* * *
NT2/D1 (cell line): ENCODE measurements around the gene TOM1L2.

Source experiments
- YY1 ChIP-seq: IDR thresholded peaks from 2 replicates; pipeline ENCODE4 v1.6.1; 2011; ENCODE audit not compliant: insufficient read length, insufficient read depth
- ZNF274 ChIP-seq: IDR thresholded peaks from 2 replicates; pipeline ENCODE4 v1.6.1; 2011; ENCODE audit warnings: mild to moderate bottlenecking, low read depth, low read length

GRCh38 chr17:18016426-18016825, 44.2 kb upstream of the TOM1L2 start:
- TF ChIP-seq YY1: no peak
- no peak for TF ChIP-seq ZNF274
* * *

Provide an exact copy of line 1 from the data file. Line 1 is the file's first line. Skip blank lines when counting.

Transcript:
NT2/D1 (cell line): ENCODE measurements around the gene TOM1L2.